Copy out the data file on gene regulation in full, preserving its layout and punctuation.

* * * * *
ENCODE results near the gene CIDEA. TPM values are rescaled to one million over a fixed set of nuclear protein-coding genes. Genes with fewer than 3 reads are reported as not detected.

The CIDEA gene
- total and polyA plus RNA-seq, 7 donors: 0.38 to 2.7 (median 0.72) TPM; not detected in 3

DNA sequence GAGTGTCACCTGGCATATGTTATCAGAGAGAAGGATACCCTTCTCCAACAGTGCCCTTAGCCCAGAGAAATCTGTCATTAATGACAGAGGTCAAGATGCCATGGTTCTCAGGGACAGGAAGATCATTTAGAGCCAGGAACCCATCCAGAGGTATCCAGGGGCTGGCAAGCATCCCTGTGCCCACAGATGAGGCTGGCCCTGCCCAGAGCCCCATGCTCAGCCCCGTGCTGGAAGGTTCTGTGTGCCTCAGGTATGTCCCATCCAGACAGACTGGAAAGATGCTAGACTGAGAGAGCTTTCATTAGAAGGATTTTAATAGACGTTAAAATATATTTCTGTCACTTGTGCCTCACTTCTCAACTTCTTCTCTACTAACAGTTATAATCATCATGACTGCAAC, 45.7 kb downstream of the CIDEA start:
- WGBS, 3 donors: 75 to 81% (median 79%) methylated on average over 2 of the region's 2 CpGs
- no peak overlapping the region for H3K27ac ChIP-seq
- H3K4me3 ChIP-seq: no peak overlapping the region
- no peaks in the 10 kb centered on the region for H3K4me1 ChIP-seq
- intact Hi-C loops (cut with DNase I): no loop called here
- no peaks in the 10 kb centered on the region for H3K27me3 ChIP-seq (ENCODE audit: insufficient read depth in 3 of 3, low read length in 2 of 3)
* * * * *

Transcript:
ENCODE results near the gene CIDEA. TPM values are rescaled to one million over a fixed set of nuclear protein-coding genes. Genes with fewer than 3 reads are reported as not detected.

The CIDEA gene
- total and polyA plus RNA-seq, 7 donors: 0.38 to 2.7 (median 0.72) TPM; not detected in 3

DNA sequence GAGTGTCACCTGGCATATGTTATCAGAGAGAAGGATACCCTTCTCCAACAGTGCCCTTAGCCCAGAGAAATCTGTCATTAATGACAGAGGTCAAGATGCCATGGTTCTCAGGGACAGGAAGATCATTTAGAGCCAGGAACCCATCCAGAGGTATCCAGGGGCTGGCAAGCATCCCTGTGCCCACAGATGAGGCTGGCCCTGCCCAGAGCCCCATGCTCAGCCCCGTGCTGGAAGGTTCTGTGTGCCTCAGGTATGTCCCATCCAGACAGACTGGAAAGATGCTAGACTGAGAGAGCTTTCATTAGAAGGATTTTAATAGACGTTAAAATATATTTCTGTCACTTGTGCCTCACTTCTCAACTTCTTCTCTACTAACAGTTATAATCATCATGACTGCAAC, 45.7 kb downstream of the CIDEA start:
- WGBS, 3 donors: 75 to 81% (median 79%) methylated on average over 2 of the region's 2 CpGs
- no peak overlapping the region for H3K27ac ChIP-seq
- H3K4me3 ChIP-seq: no peak overlapping the region
- no peaks in the 10 kb centered on the region for H3K4me1 ChIP-seq
- intact Hi-C loops (cut with DNase I): no loop called here
- no peaks in the 10 kb centered on the region for H3K27me3 ChIP-seq (ENCODE audit: insufficient read depth in 3 of 3, low read length in 2 of 3)